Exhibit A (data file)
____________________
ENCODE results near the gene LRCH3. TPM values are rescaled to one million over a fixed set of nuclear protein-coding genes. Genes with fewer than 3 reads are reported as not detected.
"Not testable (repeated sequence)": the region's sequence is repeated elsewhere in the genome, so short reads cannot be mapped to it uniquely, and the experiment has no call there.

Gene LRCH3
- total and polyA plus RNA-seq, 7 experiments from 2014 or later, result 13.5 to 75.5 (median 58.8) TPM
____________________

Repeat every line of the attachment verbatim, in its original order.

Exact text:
ENCODE results near the gene LRCH3. TPM values are rescaled to one million over a fixed set of nuclear protein-coding genes. Genes with fewer than 3 reads are reported as not detected.
"Not testable (repeated sequence)": the region's sequence is repeated elsewhere in the genome, so short reads cannot be mapped to it uniquely, and the experiment has no call there.

Gene LRCH3
- total and polyA plus RNA-seq, 7 experiments from 2014 or later, result 13.5 to 75.5 (median 58.8) TPM